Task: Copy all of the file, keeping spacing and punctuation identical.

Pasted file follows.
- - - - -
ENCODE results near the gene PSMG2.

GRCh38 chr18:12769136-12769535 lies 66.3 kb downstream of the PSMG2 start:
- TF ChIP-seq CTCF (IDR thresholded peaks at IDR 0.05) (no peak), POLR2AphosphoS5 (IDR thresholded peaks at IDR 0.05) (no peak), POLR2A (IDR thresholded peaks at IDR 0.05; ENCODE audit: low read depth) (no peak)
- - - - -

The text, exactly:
ENCODE results near the gene PSMG2.

GRCh38 chr18:12769136-12769535 lies 66.3 kb downstream of the PSMG2 start:
- TF ChIP-seq CTCF (IDR thresholded peaks at IDR 0.05) (no peak), POLR2AphosphoS5 (IDR thresholded peaks at IDR 0.05) (no peak), POLR2A (IDR thresholded peaks at IDR 0.05; ENCODE audit: low read depth) (no peak)